Geography and Topography of Vigan

Geography and Topography of Vigan

Vigan can be found 120 23’ 15’’ east longitude and 17 34’ 30’’ north latitude. It is in the northern part of Luzon, one of the Philippines’ main islands. It serves as the capital of Ilocos Sur and has been a major political and trading center since before the Spanish colonizers arrived in the Philippines. Its favorable geographical features and location continues to make it a very accessible center. It is only 408 kilometers away from Manila, 80 kilometers away from Laoag and 139 kilometers away from La Union’s San Fernando.

Its 2, 511 hectares of land consists mostly of plains with gentle hills. Its boundaries on the north, east, south and west are the municipalities of Bantay, Santa, Caoayan and Sta. Catalina, respectively. The China Sea is on its southwest portion. Majority of its land, 60 percent of it, is used for agriculture. Around 32 percent is made up of residential area, nearly three percent are for commercial and industrial use, and around one percent is for institutional purposes. There are also forest reserves and fishponds included in Vigan’s land area.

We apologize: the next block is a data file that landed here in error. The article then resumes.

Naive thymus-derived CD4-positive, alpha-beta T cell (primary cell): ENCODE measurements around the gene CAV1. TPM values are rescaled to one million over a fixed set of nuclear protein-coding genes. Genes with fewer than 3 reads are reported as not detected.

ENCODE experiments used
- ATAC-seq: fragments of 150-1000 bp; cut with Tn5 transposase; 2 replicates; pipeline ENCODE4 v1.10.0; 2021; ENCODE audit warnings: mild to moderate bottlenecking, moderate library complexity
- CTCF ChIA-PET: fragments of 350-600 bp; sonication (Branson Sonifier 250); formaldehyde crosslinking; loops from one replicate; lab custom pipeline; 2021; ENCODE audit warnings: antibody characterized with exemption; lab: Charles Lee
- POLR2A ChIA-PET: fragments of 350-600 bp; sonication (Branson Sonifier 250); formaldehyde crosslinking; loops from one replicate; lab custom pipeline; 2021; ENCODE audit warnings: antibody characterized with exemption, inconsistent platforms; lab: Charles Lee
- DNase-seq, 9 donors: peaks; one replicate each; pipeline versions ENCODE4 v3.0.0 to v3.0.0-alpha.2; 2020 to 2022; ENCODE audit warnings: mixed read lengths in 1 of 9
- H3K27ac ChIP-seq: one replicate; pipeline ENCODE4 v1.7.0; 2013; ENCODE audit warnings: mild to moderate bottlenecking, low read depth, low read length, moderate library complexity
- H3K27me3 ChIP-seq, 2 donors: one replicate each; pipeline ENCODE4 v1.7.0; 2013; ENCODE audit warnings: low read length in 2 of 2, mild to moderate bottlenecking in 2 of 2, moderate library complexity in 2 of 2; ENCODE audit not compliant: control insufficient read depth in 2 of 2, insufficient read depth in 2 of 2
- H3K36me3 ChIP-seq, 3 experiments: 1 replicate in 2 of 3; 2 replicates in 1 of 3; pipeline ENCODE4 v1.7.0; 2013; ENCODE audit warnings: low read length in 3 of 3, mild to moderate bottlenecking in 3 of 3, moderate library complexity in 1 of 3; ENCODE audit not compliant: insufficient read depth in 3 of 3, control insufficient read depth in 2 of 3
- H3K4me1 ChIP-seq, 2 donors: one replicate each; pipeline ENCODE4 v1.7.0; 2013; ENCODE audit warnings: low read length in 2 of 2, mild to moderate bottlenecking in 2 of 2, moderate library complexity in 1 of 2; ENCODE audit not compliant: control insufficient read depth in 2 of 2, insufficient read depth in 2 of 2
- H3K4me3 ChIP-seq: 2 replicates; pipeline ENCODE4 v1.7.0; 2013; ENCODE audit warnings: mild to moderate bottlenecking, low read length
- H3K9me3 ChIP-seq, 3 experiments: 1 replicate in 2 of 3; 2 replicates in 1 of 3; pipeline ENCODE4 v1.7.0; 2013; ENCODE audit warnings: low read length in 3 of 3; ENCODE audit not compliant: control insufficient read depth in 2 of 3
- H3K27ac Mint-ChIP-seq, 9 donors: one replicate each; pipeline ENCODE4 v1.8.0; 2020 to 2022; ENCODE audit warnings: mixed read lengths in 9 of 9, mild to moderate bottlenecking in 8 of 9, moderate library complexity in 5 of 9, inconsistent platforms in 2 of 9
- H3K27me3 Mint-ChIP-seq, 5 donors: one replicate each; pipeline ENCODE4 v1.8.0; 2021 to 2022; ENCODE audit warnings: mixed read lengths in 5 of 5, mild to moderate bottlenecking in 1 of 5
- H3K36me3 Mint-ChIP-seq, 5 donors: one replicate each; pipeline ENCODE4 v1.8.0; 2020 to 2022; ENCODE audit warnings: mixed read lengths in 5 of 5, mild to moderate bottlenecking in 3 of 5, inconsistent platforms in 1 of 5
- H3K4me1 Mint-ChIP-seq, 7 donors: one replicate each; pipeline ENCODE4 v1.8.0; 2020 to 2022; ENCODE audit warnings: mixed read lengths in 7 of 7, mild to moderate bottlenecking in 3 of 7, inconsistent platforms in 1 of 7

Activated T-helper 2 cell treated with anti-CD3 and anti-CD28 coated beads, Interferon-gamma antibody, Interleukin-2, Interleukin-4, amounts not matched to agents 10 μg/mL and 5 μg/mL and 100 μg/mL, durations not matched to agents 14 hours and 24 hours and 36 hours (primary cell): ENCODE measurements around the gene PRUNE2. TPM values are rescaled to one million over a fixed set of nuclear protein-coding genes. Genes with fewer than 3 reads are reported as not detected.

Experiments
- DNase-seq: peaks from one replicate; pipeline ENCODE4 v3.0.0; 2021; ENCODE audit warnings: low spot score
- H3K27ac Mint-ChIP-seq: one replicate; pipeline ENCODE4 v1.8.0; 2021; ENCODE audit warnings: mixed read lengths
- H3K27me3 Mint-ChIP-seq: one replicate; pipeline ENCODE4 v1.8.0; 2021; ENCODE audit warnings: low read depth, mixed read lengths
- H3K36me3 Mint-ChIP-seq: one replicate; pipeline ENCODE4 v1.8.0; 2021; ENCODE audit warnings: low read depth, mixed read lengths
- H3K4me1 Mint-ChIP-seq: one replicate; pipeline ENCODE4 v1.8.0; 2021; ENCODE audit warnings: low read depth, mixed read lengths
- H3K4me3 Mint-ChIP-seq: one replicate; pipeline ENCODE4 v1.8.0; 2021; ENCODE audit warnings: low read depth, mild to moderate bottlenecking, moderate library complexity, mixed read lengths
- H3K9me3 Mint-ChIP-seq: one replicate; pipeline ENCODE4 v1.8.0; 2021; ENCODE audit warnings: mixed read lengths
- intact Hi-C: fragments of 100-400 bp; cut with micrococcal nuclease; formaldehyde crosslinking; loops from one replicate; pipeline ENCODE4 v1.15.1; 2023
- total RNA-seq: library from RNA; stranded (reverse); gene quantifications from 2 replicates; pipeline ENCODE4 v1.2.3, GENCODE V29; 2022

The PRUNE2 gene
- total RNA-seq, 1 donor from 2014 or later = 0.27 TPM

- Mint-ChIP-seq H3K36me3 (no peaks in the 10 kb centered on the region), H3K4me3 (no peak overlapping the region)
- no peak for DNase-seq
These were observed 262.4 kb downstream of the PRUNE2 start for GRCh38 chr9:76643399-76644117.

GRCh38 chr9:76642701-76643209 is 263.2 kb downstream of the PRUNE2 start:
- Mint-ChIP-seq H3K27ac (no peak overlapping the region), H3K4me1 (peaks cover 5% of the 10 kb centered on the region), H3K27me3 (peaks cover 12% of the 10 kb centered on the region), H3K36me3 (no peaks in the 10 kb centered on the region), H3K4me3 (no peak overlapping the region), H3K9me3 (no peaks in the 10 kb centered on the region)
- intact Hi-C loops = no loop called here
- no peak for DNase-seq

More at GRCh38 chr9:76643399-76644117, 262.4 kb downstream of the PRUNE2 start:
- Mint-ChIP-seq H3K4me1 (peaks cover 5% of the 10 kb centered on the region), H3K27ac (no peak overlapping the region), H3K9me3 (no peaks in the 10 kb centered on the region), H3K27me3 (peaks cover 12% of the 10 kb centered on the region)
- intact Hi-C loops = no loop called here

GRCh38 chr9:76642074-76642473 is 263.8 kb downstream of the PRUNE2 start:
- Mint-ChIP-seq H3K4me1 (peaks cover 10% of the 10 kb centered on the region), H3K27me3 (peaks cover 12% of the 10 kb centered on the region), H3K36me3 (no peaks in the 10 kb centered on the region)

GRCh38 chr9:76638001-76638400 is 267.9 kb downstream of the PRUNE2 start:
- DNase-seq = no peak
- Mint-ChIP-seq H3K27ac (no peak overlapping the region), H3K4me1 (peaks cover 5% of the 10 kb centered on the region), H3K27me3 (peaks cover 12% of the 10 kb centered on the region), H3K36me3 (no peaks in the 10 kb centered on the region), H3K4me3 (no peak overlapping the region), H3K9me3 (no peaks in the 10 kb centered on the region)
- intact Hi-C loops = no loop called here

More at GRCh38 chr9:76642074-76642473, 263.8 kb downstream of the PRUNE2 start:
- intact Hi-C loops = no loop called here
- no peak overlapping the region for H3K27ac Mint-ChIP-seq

Vigan is made up of 39 barangays. Thirty of them are classified as rural, bu they occupy only 23.66 hectares. The remaining nine are classified as poblacion barangays and are together 144.75 hectares big.

The barangays of Pagburnayan, Paoa and Tamag are on the rolling plains area. On the other hand, found on the hilly parts are portions of Barangay Tamag and the barangays of Bulala and Salindeg. Its most dominant hill feature is the Vigan Gap Hill in the eastern part, just 10 kilometers away from the city. Vigan used to be separated from the rest of the Ilocos Sur mainland by the rivers of Abra, Mestizo and Govantes, making it an island during that time. The Govantes River cuts the current Vigan plain from North to South.

The large Abra and Mestizo rivers, together with the rivers of Bantay, Bantaoay, Nauman and Sto. Tomas serve as part of a network that drain the Vigan plains. These rivers are not only important in safekeeping the city from floods, they served as important transport ways for trade-related activities from the 1400s to the 1800s, that helped make Vigan a thriving center. The most vital of these rivers is said to be the Mestizo River which was used by the small vessels to transport goods and people.

There is a faulting trend in the Vigan plain that ends in Sta. Catalina.